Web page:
I have a lot of sympathy for the train passengers whose journey from Belfast to Dublin last night was disrupted by a fire on board a locomotive at the tail end (from what I see in the picture) of the 18:05 Enterprise service from Central station to Connolly. Reports of the incident carried by BBC News and other outlets say there were 114 passengers on board the train when the driver (presumably at the other end) realised there was a problem in the engine compartment. He was forced to bring the train to a halt at the former Goraghwood station in County Armagh, a few miles from Newry.
Goraghwood station was closed in 1965. It used to be the stop for the customs check by HM Customs & Excise, although the process was speeded up for train passengers from 1947 when customs checks were added at Great Victoria Street station in Belfast and Amiens Street station in Dublin. A General Order issued by Customs in London in 1923 following partition and the creation of a land boundary noted as follows:-
*Note. ____ There are three Customs Stations on the G.N.R. Main Line in Northern Ireland, viz.: Goraghwood, Portadown and Belfast. Trucks from the Free State for Railway Stations short of Portadown will be cleared at Goraghwood; all others for any stations short of Belfast, at Portadown; and trucks for Belfast, at Belfast. Passengers will be dealt with at Goraghwood or at Portadown, according to which is the first scheduled stop at each train.
A former customs man, Ronald, remembers his time on duty there:-
“The main railway line between Belfast and Dublin passed through the Border Railway Station at Goraghwood in Newry. The Daily Express Trains, ‘The Enterprise’ stopped at Goraghwood for Customs Clearance, a staff of LPM’s boarding the trains and obtaining declarations from the passengers, any Revenue payments being called for by the Preventive Officer in attendance. Bars on board the Dublin/Belfast services were sealed after declaration by the Catering Staff. Secondly, the Guinness Supply Train en route from Dublin to Belfast, stopped at Goraghwood every night with its load, which was examined, samples being taken by the Officer i/c for submission to the Government Chemist“. HM-Customs-Waterguard-L Archives 19 NOV 2007
I wonder did they ever get a chance to sample any of it themselves!
However it was not a customs check that stopped the main rail service between the two cities last night but rather the problem of an engine fire. A few observations about the incident. I have not used the Enterprise service in recent times, preferring instead to go by car on the new motorway. A journey from South Belfast to South Dublin can now be done in under two hours. The train runs eight times daily (Monday to Saturday) with a reduced service on Sundays between the cities but often with stops, which means the journey from city centre to city centre usually takes two hours and ten minutes. The Aircoach service goes from Great Victoria Street (Glengall Street) to O’Connell Street in Dublin in the same time and is generally cheaper, as is the frequent Translink/Bus Éireann express service. So the cost and the road have played a major part in the reduction of passenger numbers on the Enterprise, which were also reduced at the time the viaduct at the Malahide estuary partially collapsed in August 2009 and was closed for three months for repairs.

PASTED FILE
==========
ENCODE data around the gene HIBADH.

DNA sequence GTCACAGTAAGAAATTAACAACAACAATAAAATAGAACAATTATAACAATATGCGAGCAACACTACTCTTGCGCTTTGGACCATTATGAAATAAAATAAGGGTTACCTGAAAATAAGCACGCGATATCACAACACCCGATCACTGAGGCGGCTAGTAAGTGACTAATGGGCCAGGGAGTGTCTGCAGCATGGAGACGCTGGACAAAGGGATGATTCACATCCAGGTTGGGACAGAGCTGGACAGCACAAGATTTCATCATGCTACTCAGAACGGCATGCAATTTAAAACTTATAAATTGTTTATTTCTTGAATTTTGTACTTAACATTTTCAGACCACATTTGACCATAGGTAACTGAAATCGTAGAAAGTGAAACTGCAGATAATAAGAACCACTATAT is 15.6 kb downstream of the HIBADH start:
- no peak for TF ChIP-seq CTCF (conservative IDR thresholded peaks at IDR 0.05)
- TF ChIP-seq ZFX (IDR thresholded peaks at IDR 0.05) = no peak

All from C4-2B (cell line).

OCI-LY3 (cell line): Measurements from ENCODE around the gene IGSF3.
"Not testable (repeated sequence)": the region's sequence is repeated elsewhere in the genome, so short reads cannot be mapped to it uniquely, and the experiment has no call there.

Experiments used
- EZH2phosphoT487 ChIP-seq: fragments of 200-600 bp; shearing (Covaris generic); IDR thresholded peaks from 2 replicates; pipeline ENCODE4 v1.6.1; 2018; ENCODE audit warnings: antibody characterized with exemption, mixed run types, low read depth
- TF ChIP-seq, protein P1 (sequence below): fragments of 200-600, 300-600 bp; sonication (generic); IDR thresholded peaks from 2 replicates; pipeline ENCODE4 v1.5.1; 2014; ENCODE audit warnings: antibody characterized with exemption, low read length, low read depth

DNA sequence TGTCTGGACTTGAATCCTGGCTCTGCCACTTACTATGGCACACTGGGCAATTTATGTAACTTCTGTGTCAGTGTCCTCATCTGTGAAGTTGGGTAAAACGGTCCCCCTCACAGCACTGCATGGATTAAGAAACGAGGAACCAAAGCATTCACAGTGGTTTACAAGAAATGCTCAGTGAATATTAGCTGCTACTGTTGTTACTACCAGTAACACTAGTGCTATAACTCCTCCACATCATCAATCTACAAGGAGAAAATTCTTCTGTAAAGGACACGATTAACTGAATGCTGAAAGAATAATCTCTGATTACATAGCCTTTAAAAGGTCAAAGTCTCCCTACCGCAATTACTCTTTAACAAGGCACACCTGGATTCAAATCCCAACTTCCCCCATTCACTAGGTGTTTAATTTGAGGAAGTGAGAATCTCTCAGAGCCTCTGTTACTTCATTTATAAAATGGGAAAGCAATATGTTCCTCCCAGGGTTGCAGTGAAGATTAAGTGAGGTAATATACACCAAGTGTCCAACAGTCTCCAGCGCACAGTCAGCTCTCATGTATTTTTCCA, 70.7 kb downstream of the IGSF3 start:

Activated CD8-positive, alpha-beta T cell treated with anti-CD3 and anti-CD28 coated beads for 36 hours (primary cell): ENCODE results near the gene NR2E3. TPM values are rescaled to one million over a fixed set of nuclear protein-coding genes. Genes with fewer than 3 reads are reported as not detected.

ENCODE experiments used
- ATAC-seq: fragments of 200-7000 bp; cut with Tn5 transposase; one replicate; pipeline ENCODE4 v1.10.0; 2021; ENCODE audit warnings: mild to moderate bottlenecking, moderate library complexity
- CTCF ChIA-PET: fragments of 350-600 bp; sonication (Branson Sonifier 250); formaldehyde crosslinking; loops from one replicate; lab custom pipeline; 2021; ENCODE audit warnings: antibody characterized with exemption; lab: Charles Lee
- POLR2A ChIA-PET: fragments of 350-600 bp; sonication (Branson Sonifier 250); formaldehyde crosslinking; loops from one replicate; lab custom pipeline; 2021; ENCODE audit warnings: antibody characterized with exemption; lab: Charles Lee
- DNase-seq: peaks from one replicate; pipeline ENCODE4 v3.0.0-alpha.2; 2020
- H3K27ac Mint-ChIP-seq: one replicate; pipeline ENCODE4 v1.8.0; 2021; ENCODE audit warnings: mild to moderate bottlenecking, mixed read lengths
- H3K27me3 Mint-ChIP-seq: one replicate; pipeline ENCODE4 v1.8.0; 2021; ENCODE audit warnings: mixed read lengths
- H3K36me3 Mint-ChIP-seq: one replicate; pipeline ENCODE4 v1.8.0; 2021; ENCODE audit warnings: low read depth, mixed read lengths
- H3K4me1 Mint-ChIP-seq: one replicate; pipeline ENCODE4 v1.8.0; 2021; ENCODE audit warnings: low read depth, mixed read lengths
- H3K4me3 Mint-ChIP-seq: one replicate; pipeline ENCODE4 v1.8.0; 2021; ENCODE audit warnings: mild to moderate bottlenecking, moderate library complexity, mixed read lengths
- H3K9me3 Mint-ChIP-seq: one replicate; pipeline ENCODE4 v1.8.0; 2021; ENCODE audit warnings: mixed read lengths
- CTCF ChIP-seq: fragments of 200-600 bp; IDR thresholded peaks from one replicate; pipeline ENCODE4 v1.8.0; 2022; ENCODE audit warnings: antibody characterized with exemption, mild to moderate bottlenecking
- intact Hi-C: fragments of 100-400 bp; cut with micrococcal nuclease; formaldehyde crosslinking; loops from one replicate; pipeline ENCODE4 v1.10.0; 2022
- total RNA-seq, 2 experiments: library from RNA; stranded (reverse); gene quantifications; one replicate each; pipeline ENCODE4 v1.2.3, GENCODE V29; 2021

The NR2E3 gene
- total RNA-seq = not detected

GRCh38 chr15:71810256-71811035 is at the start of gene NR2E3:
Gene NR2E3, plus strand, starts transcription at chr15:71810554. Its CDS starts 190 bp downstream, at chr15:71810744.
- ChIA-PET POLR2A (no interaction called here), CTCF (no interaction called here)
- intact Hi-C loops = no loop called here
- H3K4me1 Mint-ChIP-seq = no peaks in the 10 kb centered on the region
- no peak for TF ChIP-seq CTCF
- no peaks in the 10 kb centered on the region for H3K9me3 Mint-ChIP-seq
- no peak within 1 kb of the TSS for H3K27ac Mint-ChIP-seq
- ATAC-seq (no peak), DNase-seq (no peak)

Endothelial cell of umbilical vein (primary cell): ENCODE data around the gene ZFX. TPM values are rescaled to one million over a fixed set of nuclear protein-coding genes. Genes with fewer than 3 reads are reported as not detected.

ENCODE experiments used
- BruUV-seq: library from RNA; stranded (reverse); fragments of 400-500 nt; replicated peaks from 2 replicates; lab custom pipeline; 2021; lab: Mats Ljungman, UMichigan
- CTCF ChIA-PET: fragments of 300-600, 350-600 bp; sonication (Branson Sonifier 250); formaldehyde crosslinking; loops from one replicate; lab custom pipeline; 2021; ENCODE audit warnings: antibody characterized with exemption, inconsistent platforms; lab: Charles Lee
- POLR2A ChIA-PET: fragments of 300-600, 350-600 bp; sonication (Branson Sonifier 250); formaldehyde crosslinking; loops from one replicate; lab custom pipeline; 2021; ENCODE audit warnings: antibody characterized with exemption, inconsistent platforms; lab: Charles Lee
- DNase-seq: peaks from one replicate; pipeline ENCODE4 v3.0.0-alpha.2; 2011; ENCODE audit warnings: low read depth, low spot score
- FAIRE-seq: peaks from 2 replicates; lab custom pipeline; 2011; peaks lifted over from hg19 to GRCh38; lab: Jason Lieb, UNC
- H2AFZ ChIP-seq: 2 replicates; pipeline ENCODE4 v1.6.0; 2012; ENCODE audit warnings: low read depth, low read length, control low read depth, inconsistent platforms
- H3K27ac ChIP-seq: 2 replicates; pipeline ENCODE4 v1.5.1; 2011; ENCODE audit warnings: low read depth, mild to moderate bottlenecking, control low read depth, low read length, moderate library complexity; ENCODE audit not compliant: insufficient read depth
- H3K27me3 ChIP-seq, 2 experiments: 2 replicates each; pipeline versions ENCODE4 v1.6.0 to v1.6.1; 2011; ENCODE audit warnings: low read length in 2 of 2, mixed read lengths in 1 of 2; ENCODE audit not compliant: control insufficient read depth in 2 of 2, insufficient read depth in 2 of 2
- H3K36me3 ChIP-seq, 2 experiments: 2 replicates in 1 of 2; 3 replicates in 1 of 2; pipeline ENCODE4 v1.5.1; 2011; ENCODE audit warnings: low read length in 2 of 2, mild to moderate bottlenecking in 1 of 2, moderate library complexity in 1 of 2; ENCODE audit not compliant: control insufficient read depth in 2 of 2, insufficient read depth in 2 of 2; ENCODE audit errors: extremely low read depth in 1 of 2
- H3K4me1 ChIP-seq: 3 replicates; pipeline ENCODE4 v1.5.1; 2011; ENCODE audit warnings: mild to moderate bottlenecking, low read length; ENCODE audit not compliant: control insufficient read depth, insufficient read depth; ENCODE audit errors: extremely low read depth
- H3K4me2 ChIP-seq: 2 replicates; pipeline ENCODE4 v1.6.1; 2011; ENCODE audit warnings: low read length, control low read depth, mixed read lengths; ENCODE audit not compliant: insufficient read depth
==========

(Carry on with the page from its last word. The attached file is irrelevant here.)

My recent contact with the Enterprise has been sightings of one of the trains in various locations. I noticed it going through Adelaide station in Belfast, with black smoke coming from the exhaust and I thought it was not very environmentally friendly. I saw it in Lisburn station heading for Belfast at the time I was going to the Balmoral Show last month and I got a picture of it. A few days ago as I headed on the A1 to Dublin outside Newry, I noticed the Belfast-bound train going across the Craigmore viaduct near the station at Bessbrook. The first thing that came to mind was how dirty the front engine looked and that it was a poor advertisement for what is supposed to be a “flagship service”, according to Translink.
I am not certain how many train units are currently in service. But according to the records, there are nine 201-Class locomotives built by General Motors (1994-5) in use for the Enterprise. Two of them (8208 River Lagan and 8209 River Foyle) are owned by Translink, the other seven belong to Iarnród Éireann (Irish Rail). The Wikipedia entry records that the locos have had a chequered service history and that “the authors of Jane’s Train Recognition Guide noted that IÉ had had problems with engine fires and bogie cracks” (Harper Collins, London 2005). Last night’s was not the first such incident.
Translink advised on twitter that there was already a problem with the 16:50 Dublin to Belfast service: “1650 Dublin – Belfast is now 35 minutes late – Will be formed of 4 coaches. 1st class not available & catering is reduced.” When the problem on the 18:05 service to Dublin arose, the company initially advised that “Replacement road transport will be provided between Newry and Dublin Connolly.” But after ensuring that the passengers were led to safety in the opposite end of the train, they were kept waiting until an Iarnród Éireann train arrived on the other track and the passengers were led across a ramp from one train to the other, assisted by the Northern Ireland Transport Minister and local MLA Danny Kennedy and Translink staff. The passengers arrived in Dublin after 1am, nearly five hours late.
At the end of the day, no-one was injured. Mr Kennedy said there would be a full investigation. The loco involved was number 230, River Bandon, and is part of the Iarnród Éireann stock. They are model type JT42HCW, fitted with an EMD 12-710G3B engine of 3200 hp, weigh 112 tonnes and have a maximum speed of 164 km/h (102 mph). The Enterprise locos all operate on a push-pull basis.